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high, defeat hurts. One activist said they were gutted. They may

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choose to spurn the new mayor's advances - and possibly reap

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rewards at next May's council elections.

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Joining the debate are two local politicians. Peter Abraham is the

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Conservative group leader in Bristol and Thangam Debbonaire, who

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is the Labour candidate for Bristol West. But first, let's hear from

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the Mayor. Should I call you the mayor? From 2pm tomorrow I will be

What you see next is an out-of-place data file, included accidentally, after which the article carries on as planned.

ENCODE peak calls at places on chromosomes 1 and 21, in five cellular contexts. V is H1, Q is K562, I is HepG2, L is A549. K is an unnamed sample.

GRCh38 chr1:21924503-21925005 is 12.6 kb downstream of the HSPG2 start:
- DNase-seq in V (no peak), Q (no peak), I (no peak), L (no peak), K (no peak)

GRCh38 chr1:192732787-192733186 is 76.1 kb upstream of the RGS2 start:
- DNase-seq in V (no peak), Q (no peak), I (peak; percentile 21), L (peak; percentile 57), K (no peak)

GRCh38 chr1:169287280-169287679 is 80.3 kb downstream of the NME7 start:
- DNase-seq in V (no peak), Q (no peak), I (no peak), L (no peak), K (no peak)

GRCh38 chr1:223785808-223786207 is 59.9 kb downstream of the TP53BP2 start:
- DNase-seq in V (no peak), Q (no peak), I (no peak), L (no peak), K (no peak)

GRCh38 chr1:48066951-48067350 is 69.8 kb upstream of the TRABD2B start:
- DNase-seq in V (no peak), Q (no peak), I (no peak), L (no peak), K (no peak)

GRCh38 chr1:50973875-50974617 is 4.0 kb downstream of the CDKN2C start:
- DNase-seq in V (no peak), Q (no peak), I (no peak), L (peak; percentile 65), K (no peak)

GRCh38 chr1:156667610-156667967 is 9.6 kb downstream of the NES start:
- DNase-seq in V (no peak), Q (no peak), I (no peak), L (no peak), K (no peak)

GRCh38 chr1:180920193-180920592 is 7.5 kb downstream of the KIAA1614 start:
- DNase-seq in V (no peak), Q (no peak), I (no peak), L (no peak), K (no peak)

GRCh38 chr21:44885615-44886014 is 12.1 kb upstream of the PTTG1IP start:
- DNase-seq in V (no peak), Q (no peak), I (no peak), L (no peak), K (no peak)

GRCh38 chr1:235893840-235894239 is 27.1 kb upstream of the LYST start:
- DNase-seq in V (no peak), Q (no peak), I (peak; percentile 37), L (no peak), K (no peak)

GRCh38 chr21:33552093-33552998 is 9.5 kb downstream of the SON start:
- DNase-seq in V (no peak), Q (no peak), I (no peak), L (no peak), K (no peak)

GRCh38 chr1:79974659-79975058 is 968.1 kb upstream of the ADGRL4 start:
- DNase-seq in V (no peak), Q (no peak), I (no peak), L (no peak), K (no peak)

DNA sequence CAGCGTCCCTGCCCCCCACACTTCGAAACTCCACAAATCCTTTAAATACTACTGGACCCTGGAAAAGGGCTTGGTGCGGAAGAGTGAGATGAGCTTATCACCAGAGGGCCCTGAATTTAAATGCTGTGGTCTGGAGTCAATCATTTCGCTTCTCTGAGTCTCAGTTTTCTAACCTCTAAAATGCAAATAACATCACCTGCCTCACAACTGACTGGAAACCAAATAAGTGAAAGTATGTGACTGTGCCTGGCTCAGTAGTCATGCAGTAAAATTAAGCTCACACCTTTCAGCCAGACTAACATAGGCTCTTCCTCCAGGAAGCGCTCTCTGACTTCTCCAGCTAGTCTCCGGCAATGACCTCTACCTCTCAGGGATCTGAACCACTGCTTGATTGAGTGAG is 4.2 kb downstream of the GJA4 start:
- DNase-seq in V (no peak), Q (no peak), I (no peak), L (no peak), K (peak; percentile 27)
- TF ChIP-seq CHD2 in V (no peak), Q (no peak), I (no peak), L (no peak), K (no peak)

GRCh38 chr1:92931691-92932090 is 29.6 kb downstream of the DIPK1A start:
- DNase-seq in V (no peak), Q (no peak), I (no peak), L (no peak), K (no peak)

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the mayor, yes. What will you do in your first 100 days? I think we

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have to change the mood. We need to look at what can be done within the

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very difficult economic circumstances that I am presented

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with. And we need to make sure that whatever is done it protects the

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most vulnerable. That has to have absolute priority. I think we have

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to change the mood about people's perception of the government in

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crystal -- Bristol. I think people are cynical and that has been shown